DEVOTION: Excavating Bob Mizer will be the first major institutional solo presentation of Bob Mizer's work to be shown anywhere in the world. The exhibition will present 45 black and white and color photographs spanning the artist’s career.
While Mizer is known primarily for pioneering what is now widely regarded as "Beefcake" photography, via his company the Athletic Model Guild (AMG) and his publication Physique Pictorial, this genre is only one of many that he pursued over the course of nearly 50 years of creative production.
Mizer never shared this other side of his photographic practice, which he maintained independently of AMG, and thus the vast majority of these images remain unknown, unseen, and unprinted. DEVOTION delves exclusively in to the many recently unearthed and expansive bodies of work that Mizer produced privately for himself. A significant portion of the material serves as an unprecedented document of American cultural history, recording popular and subcultural “types” and “scenes” to emerge between the 1940s and 1990s including “nature boys”, beatniks, greasers, female and male body builders, beauty queens, soldiers, religious figures, magicians, circus performers, Hollywood actresses, gang members, cowboys, hippies, hustlers and their girlfriends, punks, new wavers, drifters, farm boys, surfers, druggies, construction workers, artists, activists, ex-cons, and would-be politicians, among others, in addition to formal studio portraits of men, women, children, and animals.
Mizer also staged a remarkable series of photographs employing both AMG models and their girlfriends posed in abstract, surreal, and politically provocative tableaux, for which he often constructed elaborate sets and costumes. These photographs retain Mizer's exploration of eroticism; however, they complicate the functionality and more standard conventional erotic appeal of AMG beefcake images, instead evidencing the complexity of Mizer’s personal desires and imagination, as well as a clearly deeply intuitive and experimental process.
The previously unknown bodies of work sampled in the exhibition are indicative of The Bob Mizer Foundation’s continuing effort to preserve the entirety of the artist’s life and work. In addition to the exhibition’s presentation of printed photographs, a large portion of the Mizer estate—which consists of well over a million negatives and slides, three thousand films, and thousands of objects—will be shipped to NYC and installed at 80WSE. The galleries will contain large worktables with light boxes and archiving equipment. Throughout each day of the exhibition, students from the NYU Steinhardt Department of Art and Art Professions will work on organizing and returning negatives to Mizer's original order, scanning transparencies, and cataloging the archive for preservation.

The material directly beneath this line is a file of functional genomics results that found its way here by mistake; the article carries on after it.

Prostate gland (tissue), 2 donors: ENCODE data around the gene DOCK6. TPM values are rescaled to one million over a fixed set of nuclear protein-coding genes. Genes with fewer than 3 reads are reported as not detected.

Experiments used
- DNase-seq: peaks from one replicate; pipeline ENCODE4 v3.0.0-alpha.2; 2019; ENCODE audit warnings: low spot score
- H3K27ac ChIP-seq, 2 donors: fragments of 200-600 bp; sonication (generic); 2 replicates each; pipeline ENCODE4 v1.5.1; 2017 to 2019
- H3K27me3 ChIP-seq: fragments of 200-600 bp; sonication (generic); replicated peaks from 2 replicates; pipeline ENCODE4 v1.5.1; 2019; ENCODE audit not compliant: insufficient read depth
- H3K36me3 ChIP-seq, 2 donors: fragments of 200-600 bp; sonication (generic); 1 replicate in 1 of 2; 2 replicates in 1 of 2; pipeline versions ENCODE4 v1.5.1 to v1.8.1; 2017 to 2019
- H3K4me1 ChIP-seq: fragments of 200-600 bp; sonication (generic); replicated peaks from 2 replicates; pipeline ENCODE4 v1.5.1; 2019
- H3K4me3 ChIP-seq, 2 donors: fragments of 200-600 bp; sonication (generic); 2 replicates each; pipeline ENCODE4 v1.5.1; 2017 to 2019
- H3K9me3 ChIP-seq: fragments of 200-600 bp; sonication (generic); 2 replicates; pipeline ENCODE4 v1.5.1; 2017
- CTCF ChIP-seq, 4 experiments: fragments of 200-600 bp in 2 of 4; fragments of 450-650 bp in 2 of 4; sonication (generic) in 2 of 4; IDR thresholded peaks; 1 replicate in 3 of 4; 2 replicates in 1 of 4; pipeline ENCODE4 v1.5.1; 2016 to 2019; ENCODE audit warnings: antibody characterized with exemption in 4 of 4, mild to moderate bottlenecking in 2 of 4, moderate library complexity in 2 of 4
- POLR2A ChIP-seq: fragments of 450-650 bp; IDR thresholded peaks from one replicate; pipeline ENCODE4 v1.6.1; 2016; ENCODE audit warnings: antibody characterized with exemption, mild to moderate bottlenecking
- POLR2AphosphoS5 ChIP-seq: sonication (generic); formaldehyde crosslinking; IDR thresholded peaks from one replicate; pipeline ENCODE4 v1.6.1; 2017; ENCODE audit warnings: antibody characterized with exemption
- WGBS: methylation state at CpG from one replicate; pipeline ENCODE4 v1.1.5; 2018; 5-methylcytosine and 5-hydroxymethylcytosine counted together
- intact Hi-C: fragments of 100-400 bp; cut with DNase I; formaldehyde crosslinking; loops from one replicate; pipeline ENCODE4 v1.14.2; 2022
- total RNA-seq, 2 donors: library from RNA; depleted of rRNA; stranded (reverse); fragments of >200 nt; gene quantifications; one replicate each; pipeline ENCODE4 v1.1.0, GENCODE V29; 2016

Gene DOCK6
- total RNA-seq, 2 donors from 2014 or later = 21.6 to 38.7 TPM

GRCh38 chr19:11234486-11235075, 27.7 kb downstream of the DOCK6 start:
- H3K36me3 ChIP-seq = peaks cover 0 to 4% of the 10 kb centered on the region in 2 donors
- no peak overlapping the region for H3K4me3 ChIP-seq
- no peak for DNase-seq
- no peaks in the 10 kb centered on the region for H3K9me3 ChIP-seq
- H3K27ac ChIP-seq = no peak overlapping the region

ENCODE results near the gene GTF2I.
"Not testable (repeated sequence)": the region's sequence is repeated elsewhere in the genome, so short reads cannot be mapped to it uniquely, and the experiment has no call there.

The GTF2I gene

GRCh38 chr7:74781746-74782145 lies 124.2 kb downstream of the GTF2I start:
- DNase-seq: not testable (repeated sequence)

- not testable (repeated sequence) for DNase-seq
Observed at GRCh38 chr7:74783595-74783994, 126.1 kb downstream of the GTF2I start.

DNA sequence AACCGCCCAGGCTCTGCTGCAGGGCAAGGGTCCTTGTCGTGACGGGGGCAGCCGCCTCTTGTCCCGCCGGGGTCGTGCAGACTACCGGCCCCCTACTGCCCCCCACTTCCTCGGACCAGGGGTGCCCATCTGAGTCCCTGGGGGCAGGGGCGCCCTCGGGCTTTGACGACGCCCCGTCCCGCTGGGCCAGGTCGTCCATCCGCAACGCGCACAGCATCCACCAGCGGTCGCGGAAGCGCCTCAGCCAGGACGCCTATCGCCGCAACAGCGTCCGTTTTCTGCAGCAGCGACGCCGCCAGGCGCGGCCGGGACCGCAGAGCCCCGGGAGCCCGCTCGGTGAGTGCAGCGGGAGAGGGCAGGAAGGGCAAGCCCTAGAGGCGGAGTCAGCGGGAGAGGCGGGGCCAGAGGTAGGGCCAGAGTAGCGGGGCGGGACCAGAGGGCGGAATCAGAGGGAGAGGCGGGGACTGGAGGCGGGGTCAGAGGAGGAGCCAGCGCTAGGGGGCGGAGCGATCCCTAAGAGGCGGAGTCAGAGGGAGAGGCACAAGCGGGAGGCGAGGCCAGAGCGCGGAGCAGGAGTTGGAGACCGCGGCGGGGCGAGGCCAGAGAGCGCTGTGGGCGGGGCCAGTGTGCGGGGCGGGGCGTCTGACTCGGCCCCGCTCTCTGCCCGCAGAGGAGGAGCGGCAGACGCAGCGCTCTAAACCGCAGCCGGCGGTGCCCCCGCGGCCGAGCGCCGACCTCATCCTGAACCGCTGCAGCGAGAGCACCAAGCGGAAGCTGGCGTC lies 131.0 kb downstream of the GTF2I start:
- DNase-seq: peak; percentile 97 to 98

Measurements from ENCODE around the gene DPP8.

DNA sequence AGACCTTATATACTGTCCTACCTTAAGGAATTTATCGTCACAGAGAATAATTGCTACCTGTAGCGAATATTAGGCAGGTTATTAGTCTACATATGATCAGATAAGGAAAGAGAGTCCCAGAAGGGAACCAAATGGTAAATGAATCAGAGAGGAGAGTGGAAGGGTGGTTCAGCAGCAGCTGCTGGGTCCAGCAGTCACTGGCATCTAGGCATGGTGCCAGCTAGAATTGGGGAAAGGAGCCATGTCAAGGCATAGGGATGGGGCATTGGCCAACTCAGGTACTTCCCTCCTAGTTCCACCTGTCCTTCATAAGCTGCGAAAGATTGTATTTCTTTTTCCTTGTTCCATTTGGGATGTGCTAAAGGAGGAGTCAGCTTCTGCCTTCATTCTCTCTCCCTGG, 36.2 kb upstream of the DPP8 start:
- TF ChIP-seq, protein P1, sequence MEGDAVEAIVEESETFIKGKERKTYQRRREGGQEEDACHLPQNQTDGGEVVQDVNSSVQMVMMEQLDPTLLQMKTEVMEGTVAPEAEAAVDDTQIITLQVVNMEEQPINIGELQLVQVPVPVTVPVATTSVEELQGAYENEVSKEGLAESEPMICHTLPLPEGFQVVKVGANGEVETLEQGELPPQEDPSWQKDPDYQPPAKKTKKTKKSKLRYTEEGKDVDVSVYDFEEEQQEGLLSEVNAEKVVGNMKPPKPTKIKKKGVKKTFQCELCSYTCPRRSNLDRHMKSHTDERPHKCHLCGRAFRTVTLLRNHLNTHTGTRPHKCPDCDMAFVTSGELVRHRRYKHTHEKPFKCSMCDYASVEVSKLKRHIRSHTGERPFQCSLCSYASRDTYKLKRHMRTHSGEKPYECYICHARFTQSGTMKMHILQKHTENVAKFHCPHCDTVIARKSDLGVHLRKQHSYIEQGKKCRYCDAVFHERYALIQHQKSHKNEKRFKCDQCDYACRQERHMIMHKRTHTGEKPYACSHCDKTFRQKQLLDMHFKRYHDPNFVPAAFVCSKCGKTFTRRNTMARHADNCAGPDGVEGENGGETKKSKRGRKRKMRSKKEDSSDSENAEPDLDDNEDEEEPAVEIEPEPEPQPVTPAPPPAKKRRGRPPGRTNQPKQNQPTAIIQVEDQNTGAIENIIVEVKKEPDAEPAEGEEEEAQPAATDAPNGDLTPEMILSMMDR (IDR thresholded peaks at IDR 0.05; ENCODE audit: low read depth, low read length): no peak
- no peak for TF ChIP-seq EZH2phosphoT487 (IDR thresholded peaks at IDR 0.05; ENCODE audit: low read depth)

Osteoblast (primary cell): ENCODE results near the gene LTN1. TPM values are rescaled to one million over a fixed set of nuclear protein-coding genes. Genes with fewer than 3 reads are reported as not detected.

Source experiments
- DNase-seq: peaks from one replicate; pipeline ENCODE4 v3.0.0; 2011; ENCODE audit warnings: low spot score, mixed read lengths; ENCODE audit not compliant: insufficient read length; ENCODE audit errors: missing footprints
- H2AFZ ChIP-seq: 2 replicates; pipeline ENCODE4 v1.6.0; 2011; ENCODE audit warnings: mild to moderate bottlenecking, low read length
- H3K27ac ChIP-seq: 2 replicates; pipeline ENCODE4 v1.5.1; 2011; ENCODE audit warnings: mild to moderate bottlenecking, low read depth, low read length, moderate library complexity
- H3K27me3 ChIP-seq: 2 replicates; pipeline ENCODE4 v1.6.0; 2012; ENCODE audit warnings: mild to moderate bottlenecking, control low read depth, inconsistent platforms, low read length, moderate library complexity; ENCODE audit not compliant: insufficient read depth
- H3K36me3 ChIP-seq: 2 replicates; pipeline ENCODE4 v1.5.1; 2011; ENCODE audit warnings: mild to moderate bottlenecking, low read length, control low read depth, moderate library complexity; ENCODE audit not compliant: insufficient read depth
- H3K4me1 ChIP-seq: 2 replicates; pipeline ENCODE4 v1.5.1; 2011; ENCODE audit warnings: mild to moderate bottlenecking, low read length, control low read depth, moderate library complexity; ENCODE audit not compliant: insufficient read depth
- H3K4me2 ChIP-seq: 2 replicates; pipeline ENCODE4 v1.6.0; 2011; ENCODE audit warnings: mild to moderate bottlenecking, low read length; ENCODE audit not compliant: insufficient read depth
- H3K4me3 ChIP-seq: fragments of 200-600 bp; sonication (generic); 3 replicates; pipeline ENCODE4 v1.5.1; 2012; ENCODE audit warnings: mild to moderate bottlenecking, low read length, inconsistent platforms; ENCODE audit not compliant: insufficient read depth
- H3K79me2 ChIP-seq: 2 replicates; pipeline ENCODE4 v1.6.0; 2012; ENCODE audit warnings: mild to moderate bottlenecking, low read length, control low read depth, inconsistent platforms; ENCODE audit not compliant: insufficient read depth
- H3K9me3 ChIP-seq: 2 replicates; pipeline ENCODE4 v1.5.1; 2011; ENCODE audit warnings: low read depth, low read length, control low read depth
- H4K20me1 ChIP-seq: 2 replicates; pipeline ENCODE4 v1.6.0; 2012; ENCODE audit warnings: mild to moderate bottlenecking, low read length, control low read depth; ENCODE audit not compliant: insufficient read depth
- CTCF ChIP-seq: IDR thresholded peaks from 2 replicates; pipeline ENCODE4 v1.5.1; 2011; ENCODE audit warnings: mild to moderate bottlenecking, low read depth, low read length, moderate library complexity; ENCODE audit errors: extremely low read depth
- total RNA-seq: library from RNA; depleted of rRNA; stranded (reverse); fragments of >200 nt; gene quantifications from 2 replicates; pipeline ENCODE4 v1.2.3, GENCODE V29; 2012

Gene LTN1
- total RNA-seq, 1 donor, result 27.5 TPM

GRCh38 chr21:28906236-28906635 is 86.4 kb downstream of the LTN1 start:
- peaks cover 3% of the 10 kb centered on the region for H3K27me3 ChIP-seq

Due to the sheer volume of photographic material in the estate, there are literally thousands of unopened envelopes, whose contents remain a mystery. Thus, the students contributing to this epic archival endeavor will be the first people to see these images since Mizer himself shot them. The public nature of the archiving process affords visitors to the exhibition the opportunity to catch a glimpse of the new bodies of work being discovered. A selection of images unearthed through the archiving process will be printed, displayed, and changed daily. Students from the Department’s Costume Studies program will work on conserving the vast array of costumes, clothing, and props, which were central to the staging of many of the photographs included in the exhibition.
Curated by: Billy Miller and Jonathan Berger in collaboration with Dennis Bell of The Bob Mizer Foundation